It took us about an hour and a half to trudge to the farm. The main building in the farm was called "the castle" and was encompassed by enormous trees. There was a portal made of massive wrought iron and there was a school there. The homes around were sparkling in the sun and the trees were bright green, in contrast, we were in a very dark mood, in spite of the fact that we were still very young. Once we reached the gate we sat on the grass, we were told by the Germans what to do. The head of the farms was Kalashnikov and his assistant was Shilak. We were divided into small groups and sent to do miscellaneous jobs. There were German troops in the area, however at this time we had no contact with them.

One Jew from Kurenets, by the name of Dania Sosensky, was an acquaintance of the managers of the farm. He used to lease land from them prior to the war, therefore at this time they chose him to be our leader.


kur234.jpg [14 KB]
Chaiale Sosensky [daughter of Dania]
and her brother


These were the last days of the summer, and the weather was starting to cool off. The heavens were clear and beautiful. Here below, amongst the medley of trees and gardens, summer remained in its perfect splendor. The trees were abundant with fruits, the harvest season had just ended, and forthwith was the season for potatoes.

I was placed with a crew that resided in a small oil factory. They brought us straw mats to lie upon at night. The next day we were awoken early and worked until dark. We had a short break for lunch, officially they only gave us a small amount of bread. However, the Christian people who worked in the yard brought us potatoes and milk. Donia Sosensky always managed to get us extra supplies.

I worked with Yisraelke the son of Nata Eetzi ben Chanan. Our job was to bring the potatoes from the field to the little factory to be formed to a raw material. I worked for one week and on Saturday, they took us back to Kurenets. On the second week, I stayed home and my father replaced me. A week later, I returned to work. When I returned, I remember that Chaim Yitzhak Zimerman walked next to me. He seemed extremely depressed and said, "We cannot hope for anything good from the Germans. Do you see the bushes here? This is where our bones will roll and there will be no one to bring us to burial. We must escape from here. We need to escape but I don't know where to. Yet of one thing I am certain, we need to escape soon."

From then on, he would urge us to escape. One day when we arrived in Luben, the Germans sent a troop of executioners to the farm. They demanded that Kalashnikov, the head of the farm, give them some of the workers to be murdered. They wanted to show us that they ruled us. Kalashnikov argued with them, saying that all workers were needed as it was the middle of the busiest part of the season. He told them to go to Kurenets where they could find "useless people."

The troop of executioners came to town in the afternoon. That day I returned to Kurenets and I was taken by the troop to shine their shoes. In town, there was a great fear. At nighttime, the police spread around town and imprisoned Jews that were suspected as communist sympathizers. The next day, four of the policemen went to Luben and took Pesach and Tevel, the sons of Finka Alperovitz, Arka, the son of Reuven Alperovich, Chaim Yitzhak Zimerman, Tuvia Sosensky, Charles Gelman, and others. While they were walking, Arka Alperovich told the rest, "We are taken to be killed. We must jump the police and take their weapons."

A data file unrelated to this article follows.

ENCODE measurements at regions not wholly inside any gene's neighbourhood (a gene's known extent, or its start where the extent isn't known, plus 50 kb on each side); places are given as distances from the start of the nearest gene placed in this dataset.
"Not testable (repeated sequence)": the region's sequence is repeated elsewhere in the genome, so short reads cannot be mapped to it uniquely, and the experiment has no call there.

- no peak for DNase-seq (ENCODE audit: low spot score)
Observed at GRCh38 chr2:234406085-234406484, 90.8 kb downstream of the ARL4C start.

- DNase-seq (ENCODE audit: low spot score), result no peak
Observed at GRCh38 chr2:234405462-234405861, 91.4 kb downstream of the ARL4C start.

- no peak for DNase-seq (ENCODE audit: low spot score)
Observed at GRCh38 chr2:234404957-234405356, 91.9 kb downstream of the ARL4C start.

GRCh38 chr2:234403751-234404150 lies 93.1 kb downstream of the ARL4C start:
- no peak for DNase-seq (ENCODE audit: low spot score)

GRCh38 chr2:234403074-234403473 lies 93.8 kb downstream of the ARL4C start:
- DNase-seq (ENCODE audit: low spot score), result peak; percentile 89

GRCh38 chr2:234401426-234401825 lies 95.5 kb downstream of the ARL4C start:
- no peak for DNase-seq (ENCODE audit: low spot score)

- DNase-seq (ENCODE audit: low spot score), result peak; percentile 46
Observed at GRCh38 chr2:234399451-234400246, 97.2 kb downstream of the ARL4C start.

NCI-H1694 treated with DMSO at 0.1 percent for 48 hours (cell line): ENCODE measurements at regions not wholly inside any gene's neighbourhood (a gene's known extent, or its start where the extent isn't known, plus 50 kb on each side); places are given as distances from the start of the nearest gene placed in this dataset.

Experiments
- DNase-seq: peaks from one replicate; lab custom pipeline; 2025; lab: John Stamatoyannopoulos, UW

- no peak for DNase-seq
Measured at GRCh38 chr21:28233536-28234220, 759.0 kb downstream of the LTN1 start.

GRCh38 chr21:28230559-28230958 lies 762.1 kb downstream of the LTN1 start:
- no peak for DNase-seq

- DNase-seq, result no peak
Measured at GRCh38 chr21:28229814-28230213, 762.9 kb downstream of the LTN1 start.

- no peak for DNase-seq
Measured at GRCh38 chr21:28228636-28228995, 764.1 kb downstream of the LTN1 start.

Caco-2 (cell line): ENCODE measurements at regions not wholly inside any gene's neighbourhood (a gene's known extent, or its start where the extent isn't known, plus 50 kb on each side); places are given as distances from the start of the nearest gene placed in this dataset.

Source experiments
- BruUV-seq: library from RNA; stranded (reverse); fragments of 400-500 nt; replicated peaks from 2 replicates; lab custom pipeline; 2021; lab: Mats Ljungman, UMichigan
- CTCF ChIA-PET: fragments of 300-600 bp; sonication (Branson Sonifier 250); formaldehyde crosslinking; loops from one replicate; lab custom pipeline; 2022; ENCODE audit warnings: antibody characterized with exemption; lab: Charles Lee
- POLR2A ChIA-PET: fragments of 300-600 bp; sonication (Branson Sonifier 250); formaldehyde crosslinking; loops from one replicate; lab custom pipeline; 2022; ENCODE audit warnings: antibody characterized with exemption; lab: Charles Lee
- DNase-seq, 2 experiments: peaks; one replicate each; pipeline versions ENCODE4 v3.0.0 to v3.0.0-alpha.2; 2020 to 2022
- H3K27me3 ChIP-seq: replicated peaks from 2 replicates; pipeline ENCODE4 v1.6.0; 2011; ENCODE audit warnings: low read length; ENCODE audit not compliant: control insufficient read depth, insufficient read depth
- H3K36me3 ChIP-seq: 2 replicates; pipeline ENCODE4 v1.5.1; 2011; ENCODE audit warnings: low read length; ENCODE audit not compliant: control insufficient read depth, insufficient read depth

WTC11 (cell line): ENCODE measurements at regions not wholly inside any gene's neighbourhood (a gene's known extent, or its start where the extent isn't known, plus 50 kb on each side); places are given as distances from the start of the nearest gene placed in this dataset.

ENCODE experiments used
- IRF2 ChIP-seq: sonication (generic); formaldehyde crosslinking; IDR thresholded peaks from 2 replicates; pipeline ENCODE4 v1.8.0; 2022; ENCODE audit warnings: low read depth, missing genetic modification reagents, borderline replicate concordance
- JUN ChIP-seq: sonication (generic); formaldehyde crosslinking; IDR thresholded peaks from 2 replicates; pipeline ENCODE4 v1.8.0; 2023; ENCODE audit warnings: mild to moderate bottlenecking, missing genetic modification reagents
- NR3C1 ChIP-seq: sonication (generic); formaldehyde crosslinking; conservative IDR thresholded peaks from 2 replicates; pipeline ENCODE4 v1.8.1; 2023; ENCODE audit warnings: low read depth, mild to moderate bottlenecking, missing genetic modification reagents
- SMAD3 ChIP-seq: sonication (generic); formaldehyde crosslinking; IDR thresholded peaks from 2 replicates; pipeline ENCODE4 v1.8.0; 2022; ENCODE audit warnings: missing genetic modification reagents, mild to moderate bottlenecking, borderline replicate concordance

kur235.jpg [30 KB]
Arka Alperovitz in the middle of the middle row


The rest of the people thought that it was too dangerous and they still held out hope that they didn't seized them to be killed. Particularly since the policemen who took them were friendly to them. Thus, they refused to join him. When they reached Myadel Street, across from the house of Tayba, the grandmother of Arka, there was a small bridge with a little tree growing next to it. At that point, Arka jumped on one of the policemen, hit him on the head, and started running to the fields behind the homes. Another policeman ran after him and eventually killed him. That was the day that they killed the fifty-four Jews of Kurenets, accusing them of being Communists.

That day I was cutting wood. As we returned to Kurenets, at the distance of two kilometers from Vileyka, we met with the band of executioners returning from Kurenets. They were riding bicycles, their sleeves were rolled up their arms. Each one was holding clothes and other belongings of the murdered Jews. They looked at us strangely and we immediately realized that something horrible had happened in town. Our hearts died inside.

We quickly returned home. When we entered Vilejka Street, there was deathly silence all around. There was not one breathing soul to be seen. Finally we met a Christian woman and she told us about the slaughter in town. I continued thorough the gardens. When I reached home, I found my mother crying Gitel Kopelovitz sister and Shacna Stoler were sitting with her. Sobbing they informed me of the entire barbarous event.

After Simchat Torah, I went back to Luban. At first I worked at the potatoes field collecting potatoes, Policemen would watch us while riding their horses and if they had found that we left one potato on the ground they would whip us mercilessly. Beatings were daily occurrence. On one occasion Shilak ordered Yisraelke (Nata's son) to restrain a horse. The horse succeeded to escape, Yisraelke was whipped, and shoved to the ground, Shilak stepped on him and kicked him until he fainted surrounded by a pool of his blood.